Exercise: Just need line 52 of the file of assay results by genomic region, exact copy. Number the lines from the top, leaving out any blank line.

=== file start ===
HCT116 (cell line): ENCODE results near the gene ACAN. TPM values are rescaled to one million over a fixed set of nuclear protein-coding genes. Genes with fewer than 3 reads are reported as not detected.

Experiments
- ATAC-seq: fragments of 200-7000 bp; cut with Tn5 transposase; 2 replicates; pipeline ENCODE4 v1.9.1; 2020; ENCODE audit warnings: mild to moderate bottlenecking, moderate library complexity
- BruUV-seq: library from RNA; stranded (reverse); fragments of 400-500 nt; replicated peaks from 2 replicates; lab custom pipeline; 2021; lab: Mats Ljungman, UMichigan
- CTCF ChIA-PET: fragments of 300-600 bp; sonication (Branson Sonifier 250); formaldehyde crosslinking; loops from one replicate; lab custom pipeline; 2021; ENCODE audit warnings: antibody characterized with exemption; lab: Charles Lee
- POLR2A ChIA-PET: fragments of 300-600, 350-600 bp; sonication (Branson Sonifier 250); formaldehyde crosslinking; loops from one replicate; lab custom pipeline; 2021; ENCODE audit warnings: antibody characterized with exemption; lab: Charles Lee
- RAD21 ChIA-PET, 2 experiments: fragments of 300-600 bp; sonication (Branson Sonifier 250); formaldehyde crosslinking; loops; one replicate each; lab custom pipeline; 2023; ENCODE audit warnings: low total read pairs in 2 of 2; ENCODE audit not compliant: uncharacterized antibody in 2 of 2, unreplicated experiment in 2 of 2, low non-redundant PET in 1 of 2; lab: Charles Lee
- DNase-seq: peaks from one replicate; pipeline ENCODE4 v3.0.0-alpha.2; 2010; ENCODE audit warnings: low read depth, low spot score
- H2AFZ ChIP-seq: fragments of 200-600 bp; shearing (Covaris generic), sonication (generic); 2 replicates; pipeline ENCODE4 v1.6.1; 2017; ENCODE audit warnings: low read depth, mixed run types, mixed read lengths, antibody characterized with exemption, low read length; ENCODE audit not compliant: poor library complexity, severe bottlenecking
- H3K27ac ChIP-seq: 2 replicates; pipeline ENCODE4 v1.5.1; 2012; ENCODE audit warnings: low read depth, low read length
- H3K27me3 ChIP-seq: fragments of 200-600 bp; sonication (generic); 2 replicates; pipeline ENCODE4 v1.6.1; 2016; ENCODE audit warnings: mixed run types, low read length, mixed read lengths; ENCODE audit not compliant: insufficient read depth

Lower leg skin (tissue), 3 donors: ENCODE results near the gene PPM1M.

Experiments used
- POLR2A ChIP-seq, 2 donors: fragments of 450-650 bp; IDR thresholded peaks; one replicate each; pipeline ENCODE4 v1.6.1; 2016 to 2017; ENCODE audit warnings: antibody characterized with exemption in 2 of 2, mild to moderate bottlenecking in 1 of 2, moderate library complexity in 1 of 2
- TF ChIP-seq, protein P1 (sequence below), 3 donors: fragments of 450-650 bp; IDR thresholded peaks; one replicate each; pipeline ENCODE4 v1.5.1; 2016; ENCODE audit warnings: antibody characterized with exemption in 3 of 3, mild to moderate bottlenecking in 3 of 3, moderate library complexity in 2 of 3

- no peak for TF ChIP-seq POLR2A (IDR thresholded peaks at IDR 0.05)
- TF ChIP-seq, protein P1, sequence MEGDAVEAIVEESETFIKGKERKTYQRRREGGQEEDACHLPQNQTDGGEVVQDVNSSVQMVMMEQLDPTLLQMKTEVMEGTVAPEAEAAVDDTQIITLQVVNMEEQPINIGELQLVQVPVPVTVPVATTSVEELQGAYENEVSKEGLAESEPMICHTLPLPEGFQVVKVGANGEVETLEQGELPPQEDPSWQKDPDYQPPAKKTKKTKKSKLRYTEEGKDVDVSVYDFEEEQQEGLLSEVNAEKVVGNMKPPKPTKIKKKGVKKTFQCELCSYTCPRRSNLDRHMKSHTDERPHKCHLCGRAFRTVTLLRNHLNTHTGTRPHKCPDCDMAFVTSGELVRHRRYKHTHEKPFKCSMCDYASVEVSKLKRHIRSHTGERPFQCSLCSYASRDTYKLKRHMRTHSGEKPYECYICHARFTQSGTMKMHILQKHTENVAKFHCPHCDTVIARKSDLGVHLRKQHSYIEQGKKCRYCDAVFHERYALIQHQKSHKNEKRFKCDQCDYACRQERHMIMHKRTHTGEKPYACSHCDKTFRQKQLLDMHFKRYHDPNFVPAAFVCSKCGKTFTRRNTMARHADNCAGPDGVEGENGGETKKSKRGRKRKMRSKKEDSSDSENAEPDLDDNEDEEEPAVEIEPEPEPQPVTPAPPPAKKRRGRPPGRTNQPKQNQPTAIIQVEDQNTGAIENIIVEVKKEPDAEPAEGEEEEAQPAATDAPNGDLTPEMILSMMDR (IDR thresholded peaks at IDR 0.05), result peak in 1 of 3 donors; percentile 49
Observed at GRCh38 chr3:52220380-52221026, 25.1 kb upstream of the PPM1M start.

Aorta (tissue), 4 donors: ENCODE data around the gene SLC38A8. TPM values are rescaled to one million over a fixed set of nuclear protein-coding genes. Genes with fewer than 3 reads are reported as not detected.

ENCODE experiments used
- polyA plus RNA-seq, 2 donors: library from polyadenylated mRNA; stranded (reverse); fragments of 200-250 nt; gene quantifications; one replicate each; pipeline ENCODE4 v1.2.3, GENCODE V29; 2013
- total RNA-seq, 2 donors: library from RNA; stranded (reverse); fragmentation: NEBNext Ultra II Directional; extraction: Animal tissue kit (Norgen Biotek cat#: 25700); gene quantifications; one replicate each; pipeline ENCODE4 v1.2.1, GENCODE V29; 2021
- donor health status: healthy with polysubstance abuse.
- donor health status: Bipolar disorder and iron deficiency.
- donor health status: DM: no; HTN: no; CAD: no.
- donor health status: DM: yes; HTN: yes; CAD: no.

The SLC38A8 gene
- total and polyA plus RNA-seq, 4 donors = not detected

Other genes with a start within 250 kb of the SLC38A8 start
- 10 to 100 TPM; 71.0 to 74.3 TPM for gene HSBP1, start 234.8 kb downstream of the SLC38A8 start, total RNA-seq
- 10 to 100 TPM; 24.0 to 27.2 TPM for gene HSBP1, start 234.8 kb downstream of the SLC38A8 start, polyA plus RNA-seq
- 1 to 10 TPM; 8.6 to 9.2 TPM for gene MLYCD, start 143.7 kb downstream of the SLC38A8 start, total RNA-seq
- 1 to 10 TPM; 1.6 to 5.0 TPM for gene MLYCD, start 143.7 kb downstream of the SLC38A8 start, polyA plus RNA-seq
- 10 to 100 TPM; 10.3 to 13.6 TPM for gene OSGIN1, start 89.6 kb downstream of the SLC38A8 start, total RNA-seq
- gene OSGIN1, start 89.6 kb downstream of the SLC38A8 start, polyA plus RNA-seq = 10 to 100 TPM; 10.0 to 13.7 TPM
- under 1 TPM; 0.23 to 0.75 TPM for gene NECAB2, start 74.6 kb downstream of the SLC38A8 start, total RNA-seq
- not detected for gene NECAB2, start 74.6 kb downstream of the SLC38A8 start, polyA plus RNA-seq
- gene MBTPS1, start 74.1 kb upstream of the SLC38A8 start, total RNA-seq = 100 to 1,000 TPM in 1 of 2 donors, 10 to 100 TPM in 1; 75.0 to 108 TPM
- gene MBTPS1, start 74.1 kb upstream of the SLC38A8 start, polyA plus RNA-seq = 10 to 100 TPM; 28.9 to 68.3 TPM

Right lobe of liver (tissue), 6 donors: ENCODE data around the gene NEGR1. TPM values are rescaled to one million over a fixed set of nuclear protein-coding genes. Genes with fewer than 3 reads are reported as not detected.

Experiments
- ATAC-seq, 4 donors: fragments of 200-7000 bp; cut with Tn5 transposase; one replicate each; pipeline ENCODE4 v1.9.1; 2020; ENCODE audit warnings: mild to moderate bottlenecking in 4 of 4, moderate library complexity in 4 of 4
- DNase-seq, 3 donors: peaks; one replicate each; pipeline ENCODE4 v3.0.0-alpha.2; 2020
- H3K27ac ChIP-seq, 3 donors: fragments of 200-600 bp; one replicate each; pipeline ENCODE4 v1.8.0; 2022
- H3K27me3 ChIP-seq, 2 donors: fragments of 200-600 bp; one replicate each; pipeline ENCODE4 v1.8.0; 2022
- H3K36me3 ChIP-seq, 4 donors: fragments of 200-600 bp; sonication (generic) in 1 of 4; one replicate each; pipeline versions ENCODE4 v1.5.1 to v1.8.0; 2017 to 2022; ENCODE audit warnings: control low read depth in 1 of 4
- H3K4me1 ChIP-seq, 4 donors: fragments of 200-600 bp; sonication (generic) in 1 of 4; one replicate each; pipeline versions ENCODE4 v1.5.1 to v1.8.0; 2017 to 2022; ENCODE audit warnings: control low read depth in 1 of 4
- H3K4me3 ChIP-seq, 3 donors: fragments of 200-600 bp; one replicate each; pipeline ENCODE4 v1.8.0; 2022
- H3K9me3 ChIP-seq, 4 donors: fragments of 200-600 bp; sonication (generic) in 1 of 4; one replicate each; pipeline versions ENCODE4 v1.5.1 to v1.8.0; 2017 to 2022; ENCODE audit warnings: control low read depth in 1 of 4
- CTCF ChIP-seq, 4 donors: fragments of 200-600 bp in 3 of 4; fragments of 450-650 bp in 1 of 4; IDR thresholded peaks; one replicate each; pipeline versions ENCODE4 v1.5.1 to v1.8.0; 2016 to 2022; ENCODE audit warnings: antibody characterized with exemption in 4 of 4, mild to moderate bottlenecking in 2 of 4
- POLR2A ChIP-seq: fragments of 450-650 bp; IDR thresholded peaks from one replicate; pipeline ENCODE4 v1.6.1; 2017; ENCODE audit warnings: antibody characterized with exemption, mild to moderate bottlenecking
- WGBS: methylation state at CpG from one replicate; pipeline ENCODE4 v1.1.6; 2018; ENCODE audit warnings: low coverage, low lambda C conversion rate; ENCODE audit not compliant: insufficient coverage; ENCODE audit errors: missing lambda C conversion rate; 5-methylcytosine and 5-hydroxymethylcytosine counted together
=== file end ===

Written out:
- WGBS: methylation state at CpG from one replicate; pipeline ENCODE4 v1.1.6; 2018; ENCODE audit warnings: low coverage, low lambda C conversion rate; ENCODE audit not compliant: insufficient coverage; ENCODE audit errors: missing lambda C conversion rate; 5-methylcytosine and 5-hydroxymethylcytosine counted together